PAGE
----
Ken Norton broke Muhammad Ali’s jaw.
He was one of five fighters to have ever beaten Ali, arguably, one of the greatest athletes in the last decade.
Norton attributed his success to Napoleon Hill’s motivational book “Think and Grow Rich”, a book he claimed to have read over 100 times. And the lesson he learned was that if he wanted something, he had to focus his entire mind to it.
By focusing his efforts, he was able to beat Ali, something many thought unimaginable.
Unlike Norton, many of us can’t focus when we are prospecting for new business.
Most of us are constantly interrupted throughout the day
If it isn’t fulfilling requests by colleagues, then it’s creating group sales reports, replying to a hundred plus emails, returning phone calls etc.
In fact, according to an an article in Time Magazine by Wendy Cole, we are interrupted 56 times from what we are doing each day! And what do we do when we are interrupted?
We lose focus
And before we know it, the day has gone by and not a sales call has been made. And yet, that is what we are paid to do on a daily basis. Rather than let distraction get in the way, we need to start blocking out time to make sales calls.
Instead of getting sidetracked with other things, we need to isolate ourselves from these distractions and the only way to do that is to set aside a dedicated amount of time every day to prospecting. The kind of time where your sole focus is to make more sales. Where your energy is focused on making calls to new clients or strengthening relationships with old ones.
Ideally, two hours a day is what you want to use to prospect
It does not have to be straight. Try breaking it up into two separate one hour sessions. Use the morning session for actual sales calls when you are fresh and use the afternoon one to follow up on previous sales calls, build relationships with past group leaders, and for researching groups to call the next day.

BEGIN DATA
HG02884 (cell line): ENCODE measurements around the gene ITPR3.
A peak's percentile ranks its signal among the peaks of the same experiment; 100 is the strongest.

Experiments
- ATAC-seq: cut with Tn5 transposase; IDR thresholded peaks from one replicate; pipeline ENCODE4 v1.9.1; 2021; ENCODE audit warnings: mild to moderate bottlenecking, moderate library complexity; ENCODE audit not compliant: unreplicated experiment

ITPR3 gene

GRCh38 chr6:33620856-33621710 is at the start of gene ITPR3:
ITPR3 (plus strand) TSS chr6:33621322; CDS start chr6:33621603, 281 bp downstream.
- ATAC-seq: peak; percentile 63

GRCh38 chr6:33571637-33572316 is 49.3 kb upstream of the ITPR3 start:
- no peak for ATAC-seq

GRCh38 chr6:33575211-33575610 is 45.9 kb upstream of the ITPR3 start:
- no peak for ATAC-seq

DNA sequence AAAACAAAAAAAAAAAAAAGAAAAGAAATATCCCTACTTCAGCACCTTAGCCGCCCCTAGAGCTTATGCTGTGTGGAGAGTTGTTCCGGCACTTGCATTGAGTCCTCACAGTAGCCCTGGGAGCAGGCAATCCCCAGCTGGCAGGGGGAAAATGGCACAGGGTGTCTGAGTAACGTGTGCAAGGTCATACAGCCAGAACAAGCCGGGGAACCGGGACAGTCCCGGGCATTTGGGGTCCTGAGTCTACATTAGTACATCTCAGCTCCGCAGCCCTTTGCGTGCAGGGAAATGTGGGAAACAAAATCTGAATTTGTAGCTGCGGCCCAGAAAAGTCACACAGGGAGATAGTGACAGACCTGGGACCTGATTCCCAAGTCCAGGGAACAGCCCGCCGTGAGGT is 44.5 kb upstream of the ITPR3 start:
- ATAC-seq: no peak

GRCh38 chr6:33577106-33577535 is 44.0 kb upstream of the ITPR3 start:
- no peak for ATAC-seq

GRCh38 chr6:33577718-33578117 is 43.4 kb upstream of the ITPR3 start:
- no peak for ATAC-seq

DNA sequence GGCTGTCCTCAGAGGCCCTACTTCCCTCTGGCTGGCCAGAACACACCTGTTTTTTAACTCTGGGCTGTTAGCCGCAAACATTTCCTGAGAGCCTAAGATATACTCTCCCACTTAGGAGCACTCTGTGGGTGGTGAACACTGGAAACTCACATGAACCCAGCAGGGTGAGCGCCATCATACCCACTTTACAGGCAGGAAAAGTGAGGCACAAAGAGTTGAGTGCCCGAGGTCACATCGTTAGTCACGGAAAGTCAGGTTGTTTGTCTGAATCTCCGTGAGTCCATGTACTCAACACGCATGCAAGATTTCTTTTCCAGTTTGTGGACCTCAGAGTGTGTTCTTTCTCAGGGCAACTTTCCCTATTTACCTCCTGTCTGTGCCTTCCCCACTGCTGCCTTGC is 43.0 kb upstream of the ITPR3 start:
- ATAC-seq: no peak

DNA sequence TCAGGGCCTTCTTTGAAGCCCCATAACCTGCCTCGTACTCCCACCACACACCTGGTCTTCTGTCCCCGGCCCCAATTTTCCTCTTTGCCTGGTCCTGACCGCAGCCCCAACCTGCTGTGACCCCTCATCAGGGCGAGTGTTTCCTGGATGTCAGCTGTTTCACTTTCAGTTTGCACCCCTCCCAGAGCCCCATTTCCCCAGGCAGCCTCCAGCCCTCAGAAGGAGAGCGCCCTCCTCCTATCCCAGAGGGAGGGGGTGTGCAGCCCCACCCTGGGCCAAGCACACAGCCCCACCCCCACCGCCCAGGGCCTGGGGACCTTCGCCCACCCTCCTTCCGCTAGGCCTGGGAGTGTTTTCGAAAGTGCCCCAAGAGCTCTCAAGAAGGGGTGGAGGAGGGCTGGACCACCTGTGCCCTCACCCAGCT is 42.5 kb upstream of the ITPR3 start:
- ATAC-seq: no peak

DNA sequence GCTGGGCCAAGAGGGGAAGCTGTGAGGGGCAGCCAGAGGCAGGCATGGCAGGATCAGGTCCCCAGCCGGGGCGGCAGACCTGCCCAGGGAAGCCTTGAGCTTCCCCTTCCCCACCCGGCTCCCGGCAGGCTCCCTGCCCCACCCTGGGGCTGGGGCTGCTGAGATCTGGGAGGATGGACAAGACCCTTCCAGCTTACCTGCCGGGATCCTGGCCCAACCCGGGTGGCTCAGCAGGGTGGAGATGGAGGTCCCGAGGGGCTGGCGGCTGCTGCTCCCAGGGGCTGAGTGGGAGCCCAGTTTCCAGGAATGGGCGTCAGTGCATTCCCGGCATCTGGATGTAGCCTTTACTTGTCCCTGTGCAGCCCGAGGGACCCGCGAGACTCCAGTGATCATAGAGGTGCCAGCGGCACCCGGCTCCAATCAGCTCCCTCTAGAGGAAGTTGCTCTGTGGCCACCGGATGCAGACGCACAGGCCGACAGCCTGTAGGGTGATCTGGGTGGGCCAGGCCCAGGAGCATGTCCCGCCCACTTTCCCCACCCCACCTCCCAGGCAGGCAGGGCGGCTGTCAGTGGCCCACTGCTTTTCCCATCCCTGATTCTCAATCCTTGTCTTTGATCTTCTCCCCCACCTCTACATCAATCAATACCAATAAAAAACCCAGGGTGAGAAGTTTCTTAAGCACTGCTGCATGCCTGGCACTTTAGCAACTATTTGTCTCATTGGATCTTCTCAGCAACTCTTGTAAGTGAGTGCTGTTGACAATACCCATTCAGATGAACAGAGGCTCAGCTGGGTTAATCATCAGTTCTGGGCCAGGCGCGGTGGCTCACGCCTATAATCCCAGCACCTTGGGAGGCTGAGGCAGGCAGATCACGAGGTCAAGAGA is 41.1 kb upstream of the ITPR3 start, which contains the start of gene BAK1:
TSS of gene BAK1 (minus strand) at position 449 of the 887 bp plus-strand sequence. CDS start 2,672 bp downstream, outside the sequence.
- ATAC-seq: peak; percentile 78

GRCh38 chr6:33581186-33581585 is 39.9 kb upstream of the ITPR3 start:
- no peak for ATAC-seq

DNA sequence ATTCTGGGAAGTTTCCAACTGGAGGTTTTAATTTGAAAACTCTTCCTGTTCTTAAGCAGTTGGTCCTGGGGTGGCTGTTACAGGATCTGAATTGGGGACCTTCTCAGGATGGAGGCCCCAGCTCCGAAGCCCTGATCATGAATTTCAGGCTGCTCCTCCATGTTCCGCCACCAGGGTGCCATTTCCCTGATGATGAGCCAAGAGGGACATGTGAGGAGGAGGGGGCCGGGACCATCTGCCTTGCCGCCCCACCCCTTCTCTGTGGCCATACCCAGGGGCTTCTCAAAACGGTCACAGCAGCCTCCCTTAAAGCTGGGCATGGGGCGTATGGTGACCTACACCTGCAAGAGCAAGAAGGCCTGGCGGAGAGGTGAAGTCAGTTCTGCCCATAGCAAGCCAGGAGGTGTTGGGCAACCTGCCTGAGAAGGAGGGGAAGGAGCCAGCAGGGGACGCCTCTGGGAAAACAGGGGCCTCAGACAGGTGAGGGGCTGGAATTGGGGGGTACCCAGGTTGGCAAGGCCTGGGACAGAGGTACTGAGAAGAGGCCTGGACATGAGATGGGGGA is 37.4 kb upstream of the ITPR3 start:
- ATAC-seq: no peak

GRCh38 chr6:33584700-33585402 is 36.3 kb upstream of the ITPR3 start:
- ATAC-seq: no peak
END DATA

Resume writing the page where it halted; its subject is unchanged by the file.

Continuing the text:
Doing so will break up your day and will allow you to focus on making the sales calls that are so necessary to the success of the hotel.
Blocking out this kind of time has two big advantages
The first is that you will actually make the calls that you need to make. And your sales will soar. You’ll end up calling (and following up with) dozens of prospects that you would not have called otherwise, and your sales will improve significantly.
The second advantage of blocking out time is that it will make you a much better salesperson. This kind of focused attention to one task will let you hone your skill set, making you better every time you practice it. And that deep practice will make you faster and better at selling to prospects. Over time, you’ll find a greater percentage of your calls will lead to sales.
But neither of these advantages will come to fruition if we let ourselves get distracted
During the time we have dedicated to prospecting, let’s close our email, social networks, and even our office doors. Silence our phones (cell phone too), and post a sign at the door saying “calling new customer, are you sure what you want is more important?”
Once we are in a vacuum of sorts, then we are ready to start calling.
Initially, you’ll notice that two hours might be too much time
After all, none of us has that long a list of people to call every day. But over time, you’ll find that the two hours will fly by rather quickly. As you call more people every day, your list of follow up calls will get longer. As you add new sources of research, you’ll find more and more prospects that need to be called.
And finally, as you get better at engaging prospects, you’ll find your conversations will get longer. Before you know it, your two hours will be up. And you’ll dread having to go back to filling out reports or some other mundane task that is part of the job.
But what if you don’t have two hours a day to prospect
With the recent economic strife, we have all seen cutbacks, even in the sales department. And that has left many of us to do far more than we used to have to do before, leaving little time for serious prospecting. But we need to find the time nonetheless.
Sales is the lifeblood of the hotel. Every year, we’re losing 25% of our groups to competitors, different cities etc. And we need to find a way to replace that business before our numbers start to decline.
In summary, we should avoid making sales calls when we can
Instead, we should put aside a dedicated amount of time every day. Make this time non-negotiable and let colleagues know it too. Doing so will remove the distractions that get in the way of making sales calls, allowing you to focus. And that kind of focus will allow you win lots of group business.
And a fight or two in the ring too.
What should you do next?
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